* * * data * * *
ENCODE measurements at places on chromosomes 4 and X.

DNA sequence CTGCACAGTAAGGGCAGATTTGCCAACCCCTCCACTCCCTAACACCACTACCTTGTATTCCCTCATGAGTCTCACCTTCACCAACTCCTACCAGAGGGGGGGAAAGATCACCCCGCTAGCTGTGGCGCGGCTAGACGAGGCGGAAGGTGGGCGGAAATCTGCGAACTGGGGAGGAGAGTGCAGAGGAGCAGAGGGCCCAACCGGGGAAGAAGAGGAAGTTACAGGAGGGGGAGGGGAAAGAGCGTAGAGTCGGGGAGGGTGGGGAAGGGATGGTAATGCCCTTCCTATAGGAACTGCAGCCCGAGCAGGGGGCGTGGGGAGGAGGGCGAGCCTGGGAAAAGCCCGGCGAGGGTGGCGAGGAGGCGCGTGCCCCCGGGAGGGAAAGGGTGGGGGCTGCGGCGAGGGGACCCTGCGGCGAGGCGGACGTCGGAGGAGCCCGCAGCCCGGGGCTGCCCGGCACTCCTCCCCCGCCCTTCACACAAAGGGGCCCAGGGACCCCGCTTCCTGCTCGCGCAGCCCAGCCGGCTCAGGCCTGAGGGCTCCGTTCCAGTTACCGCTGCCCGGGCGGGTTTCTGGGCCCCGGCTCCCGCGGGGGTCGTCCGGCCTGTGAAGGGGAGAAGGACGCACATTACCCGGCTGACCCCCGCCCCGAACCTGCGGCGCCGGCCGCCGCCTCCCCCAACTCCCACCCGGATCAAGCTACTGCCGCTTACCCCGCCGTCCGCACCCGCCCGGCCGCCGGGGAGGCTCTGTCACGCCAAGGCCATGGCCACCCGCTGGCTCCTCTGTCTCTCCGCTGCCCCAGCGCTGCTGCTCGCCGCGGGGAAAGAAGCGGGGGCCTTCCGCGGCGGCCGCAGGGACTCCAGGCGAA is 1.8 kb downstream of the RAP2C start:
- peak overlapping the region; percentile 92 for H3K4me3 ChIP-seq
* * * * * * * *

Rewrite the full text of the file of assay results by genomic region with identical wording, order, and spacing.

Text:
ENCODE measurements at places on chromosomes 4 and X.

DNA sequence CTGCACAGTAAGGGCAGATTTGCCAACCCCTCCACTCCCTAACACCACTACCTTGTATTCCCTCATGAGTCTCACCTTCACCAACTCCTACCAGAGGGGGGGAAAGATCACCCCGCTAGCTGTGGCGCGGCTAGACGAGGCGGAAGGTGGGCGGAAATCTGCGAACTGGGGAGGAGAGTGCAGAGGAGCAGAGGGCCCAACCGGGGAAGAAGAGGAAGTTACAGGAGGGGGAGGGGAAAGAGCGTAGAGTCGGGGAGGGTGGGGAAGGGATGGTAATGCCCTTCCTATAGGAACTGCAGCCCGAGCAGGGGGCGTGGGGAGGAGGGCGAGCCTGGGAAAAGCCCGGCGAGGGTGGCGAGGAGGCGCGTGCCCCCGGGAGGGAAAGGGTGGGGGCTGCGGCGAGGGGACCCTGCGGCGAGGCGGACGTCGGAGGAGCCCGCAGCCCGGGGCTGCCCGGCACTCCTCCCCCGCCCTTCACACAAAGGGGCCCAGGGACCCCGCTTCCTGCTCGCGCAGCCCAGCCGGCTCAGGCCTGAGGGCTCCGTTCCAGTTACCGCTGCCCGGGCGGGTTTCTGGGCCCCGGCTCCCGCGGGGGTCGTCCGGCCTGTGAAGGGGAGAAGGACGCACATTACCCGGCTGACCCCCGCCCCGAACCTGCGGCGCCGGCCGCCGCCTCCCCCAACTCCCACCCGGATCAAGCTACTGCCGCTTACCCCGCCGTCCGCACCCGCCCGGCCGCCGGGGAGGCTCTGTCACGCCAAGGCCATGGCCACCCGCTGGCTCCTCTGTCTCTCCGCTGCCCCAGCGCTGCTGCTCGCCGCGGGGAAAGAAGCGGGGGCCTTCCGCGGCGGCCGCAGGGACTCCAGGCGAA is 1.8 kb downstream of the RAP2C start:
- peak overlapping the region; percentile 92 for H3K4me3 ChIP-seq